Fossil Free Fact Check
After our bold series of actions on campus in April, more people than ever are on board our mission to get The University of Melbourne to divest from fossil fuels. We got heaps of media coverage, and some powerful messages across. However, a few myths, inconsistencies and strange declarations still managed to find their way into journalists' hands. Let's set the record straight!
Myth #1: Melbourne University does not invest in fossil fuels.
Melbourne University has repeatedly stated that they do not directly buy fossil fuel shares. This is technically true. It hires a firm (the Victorian Funds Management Corporation) to make and manage investments for them. Some of which are in fossil fuel companies. Finance spokespeople from the University appear to think that this makes all the difference, but to us it’s a pretty clear relationship with the companies that are destroying our future.
Even so, it seems there is still confusion coming from the mouths of the university chancellery. When asked whether the VFMC included fossil fuel companies in Melbourne University's investment portfolio, Deputy Vice-Chancellor Susan Elliot simultaneously suggested that there is complete transparency with the VFMC, and that the funds are "very difficult to follow".1
Talk about deliberate vagueness! When councillors are skirting around questions like this, surely it can only mean that they have something to hide. Since the university has refused to divest in the past, this is clear evidence that they know they have something to divest from.
Myth #2: We are a minority voice and do not represent the wider university community's views.
In the Australian, Elliott is also quoted as saying, "This is a relatively small number of students, and they can’t speak for the rest of the community.”2 With 3,500 campaign supporters, close to 3,000 followers across social media, 450 university academic and staff signatures on an open letter, and 97% of university respondents voting 'Yes' to divesting in a 2014 referendum, how exactly are we a "small number of students", and in what way are we misrepresenting the rest of the community?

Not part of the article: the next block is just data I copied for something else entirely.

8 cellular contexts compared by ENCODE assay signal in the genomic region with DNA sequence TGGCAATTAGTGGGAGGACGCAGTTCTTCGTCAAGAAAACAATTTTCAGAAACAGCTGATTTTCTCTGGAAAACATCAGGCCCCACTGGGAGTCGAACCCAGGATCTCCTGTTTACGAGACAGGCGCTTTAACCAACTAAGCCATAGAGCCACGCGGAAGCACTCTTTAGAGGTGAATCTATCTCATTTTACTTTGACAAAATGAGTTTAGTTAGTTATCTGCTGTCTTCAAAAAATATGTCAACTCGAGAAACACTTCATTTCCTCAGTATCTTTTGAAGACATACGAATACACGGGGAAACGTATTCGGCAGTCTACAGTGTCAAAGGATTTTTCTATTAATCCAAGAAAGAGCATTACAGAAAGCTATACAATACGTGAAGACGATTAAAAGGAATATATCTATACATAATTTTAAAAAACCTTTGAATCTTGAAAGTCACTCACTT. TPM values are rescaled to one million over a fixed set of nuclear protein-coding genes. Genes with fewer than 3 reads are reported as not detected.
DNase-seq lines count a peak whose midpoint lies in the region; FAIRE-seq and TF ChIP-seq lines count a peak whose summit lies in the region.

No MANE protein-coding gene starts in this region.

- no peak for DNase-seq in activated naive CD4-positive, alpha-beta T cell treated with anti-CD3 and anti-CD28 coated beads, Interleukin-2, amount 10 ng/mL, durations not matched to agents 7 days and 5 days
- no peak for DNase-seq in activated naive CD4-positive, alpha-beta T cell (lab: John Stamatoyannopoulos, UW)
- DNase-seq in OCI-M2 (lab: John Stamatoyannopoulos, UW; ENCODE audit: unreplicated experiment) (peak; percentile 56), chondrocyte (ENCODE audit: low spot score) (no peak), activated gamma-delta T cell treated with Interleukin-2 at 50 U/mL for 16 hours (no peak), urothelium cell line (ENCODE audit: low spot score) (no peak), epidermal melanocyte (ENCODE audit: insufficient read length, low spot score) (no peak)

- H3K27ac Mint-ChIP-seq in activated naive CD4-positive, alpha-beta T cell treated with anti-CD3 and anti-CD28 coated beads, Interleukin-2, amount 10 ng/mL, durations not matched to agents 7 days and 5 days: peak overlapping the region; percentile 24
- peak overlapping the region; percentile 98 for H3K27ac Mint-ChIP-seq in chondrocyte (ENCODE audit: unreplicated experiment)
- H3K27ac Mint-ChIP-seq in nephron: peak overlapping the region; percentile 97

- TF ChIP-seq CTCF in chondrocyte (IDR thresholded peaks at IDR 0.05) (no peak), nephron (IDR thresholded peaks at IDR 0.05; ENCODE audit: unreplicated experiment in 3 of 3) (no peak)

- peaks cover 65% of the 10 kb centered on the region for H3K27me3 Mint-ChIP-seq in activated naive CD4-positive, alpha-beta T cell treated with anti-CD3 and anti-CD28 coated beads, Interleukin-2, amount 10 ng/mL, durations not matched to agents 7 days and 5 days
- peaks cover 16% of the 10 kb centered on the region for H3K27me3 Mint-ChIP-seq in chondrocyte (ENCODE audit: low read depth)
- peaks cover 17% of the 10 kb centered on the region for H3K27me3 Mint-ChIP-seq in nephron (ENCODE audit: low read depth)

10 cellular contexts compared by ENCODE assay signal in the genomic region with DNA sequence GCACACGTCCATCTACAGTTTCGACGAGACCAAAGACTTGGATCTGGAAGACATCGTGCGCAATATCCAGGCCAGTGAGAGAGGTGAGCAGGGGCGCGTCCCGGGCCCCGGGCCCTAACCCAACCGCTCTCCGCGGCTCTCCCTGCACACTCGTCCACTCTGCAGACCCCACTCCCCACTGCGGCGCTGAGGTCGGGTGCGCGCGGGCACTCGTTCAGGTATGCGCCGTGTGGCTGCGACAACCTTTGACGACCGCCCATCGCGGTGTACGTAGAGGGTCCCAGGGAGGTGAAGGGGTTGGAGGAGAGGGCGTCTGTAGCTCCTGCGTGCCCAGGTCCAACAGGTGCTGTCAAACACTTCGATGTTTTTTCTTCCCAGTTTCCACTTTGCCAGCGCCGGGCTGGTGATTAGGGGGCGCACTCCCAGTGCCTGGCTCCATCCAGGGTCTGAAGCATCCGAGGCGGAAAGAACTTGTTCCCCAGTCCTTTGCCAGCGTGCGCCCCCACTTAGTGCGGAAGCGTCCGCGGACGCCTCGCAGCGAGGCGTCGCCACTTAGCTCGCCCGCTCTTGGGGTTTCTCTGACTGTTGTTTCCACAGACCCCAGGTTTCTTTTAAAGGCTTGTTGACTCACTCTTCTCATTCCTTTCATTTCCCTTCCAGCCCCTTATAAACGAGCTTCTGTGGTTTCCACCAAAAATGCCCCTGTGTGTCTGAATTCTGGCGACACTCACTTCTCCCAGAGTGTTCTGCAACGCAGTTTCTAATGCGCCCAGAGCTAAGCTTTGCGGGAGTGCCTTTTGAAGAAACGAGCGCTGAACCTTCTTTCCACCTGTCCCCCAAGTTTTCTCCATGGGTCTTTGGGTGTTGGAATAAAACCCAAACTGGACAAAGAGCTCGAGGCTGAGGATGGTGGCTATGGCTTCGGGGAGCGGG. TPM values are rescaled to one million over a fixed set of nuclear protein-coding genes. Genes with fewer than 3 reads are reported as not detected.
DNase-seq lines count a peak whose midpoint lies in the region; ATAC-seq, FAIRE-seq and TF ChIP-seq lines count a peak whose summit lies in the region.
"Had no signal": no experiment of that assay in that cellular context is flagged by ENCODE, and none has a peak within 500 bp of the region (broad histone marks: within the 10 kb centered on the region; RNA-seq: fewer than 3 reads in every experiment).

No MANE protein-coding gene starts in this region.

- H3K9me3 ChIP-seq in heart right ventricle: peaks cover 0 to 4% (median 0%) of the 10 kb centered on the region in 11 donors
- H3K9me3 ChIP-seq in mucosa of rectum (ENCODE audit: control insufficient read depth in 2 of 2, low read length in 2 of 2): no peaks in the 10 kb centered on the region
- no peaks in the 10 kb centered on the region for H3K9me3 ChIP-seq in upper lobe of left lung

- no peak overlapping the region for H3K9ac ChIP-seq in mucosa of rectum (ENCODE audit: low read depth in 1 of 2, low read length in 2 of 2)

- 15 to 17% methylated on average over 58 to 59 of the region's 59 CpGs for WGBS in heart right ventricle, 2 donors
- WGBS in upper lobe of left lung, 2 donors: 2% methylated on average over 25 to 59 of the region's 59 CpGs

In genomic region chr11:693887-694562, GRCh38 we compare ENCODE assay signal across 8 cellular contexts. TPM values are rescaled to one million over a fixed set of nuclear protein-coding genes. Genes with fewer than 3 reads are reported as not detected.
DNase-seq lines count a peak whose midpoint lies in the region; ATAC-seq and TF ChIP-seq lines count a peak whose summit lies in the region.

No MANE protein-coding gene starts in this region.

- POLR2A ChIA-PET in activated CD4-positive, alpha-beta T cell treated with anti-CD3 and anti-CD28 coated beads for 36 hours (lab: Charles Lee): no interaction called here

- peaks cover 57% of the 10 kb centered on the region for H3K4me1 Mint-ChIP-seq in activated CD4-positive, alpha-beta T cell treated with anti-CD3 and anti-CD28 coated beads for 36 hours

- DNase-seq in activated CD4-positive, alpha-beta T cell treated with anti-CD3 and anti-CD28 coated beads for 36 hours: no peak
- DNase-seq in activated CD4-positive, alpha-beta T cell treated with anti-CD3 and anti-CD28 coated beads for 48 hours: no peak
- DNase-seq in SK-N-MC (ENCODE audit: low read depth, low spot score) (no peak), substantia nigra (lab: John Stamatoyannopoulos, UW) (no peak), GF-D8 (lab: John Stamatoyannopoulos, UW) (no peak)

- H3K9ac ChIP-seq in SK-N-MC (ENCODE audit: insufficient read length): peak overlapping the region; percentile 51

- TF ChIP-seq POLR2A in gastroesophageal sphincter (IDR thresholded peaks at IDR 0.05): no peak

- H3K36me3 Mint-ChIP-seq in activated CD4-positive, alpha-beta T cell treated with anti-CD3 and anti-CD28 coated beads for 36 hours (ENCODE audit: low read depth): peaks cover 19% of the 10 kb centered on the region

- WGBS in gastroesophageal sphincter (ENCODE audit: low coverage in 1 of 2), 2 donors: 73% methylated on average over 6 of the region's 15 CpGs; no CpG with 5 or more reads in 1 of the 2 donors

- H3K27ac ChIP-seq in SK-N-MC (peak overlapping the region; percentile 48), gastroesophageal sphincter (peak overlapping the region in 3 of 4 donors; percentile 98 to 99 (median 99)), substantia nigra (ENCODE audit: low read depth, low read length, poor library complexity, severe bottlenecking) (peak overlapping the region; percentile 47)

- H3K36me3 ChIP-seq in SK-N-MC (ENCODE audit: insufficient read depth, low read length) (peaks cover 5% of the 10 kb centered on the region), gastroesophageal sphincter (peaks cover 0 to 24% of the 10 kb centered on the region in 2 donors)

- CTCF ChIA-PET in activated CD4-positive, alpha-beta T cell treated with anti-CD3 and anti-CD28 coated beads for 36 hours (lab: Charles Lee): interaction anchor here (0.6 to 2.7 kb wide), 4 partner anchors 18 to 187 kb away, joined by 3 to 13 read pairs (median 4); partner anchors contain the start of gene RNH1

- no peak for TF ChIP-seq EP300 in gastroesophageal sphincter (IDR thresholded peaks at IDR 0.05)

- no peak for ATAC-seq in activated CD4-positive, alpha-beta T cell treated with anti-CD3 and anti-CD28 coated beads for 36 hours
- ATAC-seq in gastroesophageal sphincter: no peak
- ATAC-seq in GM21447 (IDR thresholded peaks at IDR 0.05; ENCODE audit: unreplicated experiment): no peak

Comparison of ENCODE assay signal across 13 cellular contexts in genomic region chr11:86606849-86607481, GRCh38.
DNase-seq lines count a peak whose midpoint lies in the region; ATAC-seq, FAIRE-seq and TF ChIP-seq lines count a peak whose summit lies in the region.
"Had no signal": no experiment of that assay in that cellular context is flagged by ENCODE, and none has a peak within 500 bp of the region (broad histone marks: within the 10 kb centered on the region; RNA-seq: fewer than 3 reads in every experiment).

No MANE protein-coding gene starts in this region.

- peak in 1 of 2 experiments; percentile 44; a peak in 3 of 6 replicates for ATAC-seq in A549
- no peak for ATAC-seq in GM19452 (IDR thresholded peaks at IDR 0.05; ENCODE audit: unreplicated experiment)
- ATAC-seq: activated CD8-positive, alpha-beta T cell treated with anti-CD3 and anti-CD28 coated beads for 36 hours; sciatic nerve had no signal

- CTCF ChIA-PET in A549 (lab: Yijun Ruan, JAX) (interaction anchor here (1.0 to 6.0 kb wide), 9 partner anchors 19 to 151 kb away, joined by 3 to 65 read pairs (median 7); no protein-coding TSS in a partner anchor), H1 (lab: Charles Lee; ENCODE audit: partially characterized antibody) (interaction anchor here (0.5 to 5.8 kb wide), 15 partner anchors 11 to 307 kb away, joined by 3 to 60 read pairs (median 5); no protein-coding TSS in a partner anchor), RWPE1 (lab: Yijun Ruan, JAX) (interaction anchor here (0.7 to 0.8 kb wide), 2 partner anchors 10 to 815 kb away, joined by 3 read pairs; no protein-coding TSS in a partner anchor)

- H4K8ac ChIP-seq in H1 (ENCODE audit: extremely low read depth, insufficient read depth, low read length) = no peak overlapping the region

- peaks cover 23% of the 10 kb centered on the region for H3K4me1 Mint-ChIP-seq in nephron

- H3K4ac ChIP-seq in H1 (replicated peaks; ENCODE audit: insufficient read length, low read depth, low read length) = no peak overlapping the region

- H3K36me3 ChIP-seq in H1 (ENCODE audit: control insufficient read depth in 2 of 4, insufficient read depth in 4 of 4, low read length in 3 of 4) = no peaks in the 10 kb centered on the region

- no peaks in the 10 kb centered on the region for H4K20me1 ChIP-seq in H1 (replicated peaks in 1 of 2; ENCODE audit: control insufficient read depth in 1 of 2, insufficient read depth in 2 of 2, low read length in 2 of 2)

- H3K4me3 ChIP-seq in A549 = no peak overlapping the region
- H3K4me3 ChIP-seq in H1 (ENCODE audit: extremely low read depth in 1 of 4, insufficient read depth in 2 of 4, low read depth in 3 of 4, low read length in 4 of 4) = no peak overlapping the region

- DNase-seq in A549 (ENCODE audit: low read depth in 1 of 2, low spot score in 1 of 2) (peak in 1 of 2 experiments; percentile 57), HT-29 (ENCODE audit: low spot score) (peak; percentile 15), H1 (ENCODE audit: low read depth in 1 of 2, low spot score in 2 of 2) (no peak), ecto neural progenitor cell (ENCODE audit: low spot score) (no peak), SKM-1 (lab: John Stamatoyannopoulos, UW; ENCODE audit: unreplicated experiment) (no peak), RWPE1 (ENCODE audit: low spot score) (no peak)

Myth #3: Even with the political will, divestment may not be possible.
Early consultations between Fossil Free Melbourne University and key financial officers made it unclear if full divestment was currently possible with the VFMC. This has now been debunked. At a meeting on April 14th between University representatives and members of FFMU, Director Corporate Finance Dan Baird stated that in terms of the University's investments, "anything is possible". As many other institutions before us have shown, there are no technical barriers to divestment. Even in the worst-case scenario, if the VFMC can't provide an option, there is nothing stopping the University from switching fund managers. If the willpower is there, divestment can and will happen!
Melbourne University is financially benefitting from investments in fossil fuel companies made on its behalf by the VFMC. There is nothing 'unclear' about this. Fossil Free Melbourne University has been operating and growing as a campaign for over three years, and we have the support of a diverse body of students, staff, alumni and academics. Nothing is stopping Melbourne University from joining the global divestment movement except for a lack of will on the part of the Chancellery.
By Alex Mraz
1 ‘Students bare all to protest against University of Melbourne's investment in fossil fuels’, ABC News, April 19, 2016 <http://www.abc.net.au/news/2016-04-19/students-strip-off-to-protest-melbourne-uni-investments/7338544>
2 ‘University of Melbourne students’ naked support of divestment’, The Australian, April 19, 2016 <http://www.theaustralian.com.au/.../873dc857f024edcf7decafb080868d86?nk=688e84c6d9945fd290f5d8b4005e03ed-1461818616>